I'm using Exercism to learn F#. The Nth Prime challenge was to build a Sieve of Eratosthenes. The unit test had you search for the 1,001st prime which is 104,743.

I modified a code snippet I remembered from F# For Fun and Profit to work in batches (need 10k primes, not 25) and compared it to my own imperative version. There is a significant performance difference:

BenchmarkDotNet v0.11.2 Results (BenchmarkDotNet v0.11.2)

Is there an efficient way to do this idiomatically? I like F#. I like how much time using the F# libraries save. But sometimes I can't see an efficient idiomatic route.

Here is the idiomatic code:

// we only need to check numbers ending in 1, 3, 7, 9 for prime
let getCandidates seed = 
    let nextTen seed ten = 
        let x = (seed) + (ten * 10)
        [x + 1; x + 3; x + 7; x + 9]
    let candidates = [for x in 0..9 do yield! nextTen seed x ]
    match candidates with 
    | 1::xs -> xs  //skip 1 for candidates
    | _ -> candidates

let filterCandidates (primes:int list) (candidates:int list): int list = 
    let isComposite candidate = 
        primes |> List.exists (fun p -> candidate % p = 0 )
    candidates |> List.filter (fun c -> not (isComposite c))

let prime nth : int option = 
    match nth with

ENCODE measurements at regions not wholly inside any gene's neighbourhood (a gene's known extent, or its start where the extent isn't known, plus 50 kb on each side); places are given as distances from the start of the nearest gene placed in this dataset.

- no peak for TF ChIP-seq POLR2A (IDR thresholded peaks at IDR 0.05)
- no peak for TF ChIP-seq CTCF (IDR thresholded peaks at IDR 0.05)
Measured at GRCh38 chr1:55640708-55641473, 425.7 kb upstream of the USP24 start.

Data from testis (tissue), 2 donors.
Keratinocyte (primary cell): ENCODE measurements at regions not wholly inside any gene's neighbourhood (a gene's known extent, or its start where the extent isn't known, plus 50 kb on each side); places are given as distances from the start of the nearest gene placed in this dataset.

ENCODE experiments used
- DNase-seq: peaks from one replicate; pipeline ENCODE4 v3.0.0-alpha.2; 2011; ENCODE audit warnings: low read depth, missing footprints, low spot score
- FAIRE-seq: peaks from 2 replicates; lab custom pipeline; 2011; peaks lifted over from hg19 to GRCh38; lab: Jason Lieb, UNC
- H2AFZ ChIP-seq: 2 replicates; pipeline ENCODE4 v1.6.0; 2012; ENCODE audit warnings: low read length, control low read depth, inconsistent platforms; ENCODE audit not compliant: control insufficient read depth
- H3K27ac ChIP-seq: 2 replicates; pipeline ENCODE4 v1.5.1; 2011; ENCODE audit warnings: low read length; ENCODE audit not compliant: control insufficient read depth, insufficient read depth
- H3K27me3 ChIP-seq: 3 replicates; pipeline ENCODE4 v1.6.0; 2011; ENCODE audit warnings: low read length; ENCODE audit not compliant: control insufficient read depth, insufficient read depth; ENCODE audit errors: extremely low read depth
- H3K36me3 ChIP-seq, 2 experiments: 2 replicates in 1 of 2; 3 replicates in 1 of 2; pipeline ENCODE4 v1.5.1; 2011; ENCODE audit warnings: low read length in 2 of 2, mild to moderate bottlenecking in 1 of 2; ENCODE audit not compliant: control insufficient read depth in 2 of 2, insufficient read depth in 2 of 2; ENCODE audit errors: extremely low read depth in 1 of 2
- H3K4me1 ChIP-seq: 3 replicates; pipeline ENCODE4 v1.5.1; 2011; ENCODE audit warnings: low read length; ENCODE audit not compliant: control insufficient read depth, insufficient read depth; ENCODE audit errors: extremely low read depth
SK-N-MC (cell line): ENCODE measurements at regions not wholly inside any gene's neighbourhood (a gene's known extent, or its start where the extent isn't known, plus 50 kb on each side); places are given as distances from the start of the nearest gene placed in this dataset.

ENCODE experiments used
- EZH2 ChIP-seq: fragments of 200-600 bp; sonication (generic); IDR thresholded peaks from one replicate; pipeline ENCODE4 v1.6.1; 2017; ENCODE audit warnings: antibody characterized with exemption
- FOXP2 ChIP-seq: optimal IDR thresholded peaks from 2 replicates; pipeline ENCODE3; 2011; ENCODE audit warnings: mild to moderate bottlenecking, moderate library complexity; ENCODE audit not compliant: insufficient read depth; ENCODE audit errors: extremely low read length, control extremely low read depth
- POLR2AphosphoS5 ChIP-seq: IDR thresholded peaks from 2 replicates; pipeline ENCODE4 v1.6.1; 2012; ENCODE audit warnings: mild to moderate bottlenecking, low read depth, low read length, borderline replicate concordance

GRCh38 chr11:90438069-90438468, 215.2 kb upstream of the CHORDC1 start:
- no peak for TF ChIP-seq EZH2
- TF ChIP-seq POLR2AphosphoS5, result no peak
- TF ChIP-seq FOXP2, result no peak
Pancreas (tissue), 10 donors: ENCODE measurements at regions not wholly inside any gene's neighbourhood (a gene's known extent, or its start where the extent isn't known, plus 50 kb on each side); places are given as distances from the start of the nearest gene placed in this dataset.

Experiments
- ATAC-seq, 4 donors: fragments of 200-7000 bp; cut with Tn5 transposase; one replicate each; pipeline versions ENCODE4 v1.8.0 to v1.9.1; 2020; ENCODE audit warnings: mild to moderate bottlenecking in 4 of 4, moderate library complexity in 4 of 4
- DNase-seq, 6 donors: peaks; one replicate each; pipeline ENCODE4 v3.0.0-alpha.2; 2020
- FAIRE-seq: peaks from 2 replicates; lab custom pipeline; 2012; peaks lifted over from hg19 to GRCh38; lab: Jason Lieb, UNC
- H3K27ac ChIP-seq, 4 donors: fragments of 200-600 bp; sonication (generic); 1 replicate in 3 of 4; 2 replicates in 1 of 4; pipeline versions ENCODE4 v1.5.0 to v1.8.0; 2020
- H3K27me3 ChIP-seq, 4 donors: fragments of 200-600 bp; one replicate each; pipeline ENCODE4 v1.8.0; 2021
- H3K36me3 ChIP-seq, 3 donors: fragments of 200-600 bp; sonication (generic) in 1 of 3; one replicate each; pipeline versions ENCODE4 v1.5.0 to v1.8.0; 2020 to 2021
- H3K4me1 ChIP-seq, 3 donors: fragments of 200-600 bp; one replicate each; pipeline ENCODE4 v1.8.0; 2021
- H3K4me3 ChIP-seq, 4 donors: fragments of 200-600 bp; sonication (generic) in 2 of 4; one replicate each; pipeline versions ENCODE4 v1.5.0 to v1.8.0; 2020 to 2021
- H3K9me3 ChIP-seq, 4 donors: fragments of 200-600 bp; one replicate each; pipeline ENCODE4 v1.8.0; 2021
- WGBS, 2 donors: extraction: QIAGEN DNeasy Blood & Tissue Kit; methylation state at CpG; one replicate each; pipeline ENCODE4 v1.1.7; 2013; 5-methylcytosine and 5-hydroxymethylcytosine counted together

| 0 -> None
        | 1 -> Some 2
        | _ ->
            let rec sieve seed primes candidates = 
                match candidates with 
                | [] -> getCandidates seed |> filterCandidates primes |> sieve (seed + 100) primes //get candidates from next hunderd
                | p::_ when primes.Length = nth - 2 -> p //value found; nth - 2 because p and 2 are not in primes list
                | p::xs when (p * p) < (seed + 100) -> //any composite of this prime will not be found until after p^2
                    sieve seed (p::primes) [for x in xs do if (x % p) > 0 then yield x]
                | p::xs -> 
                    sieve seed (p::primes) xs

            Some (sieve 0 [3; 5] [])

And here is the imperative:

type prime = 
        val BaseNumber: int
        val mutable NextMultiple: int
        new (baseNumber) = {BaseNumber = baseNumber; NextMultiple = (baseNumber * baseNumber)}
        //next multiple that is odd; (odd plus odd) is even plus odd is odd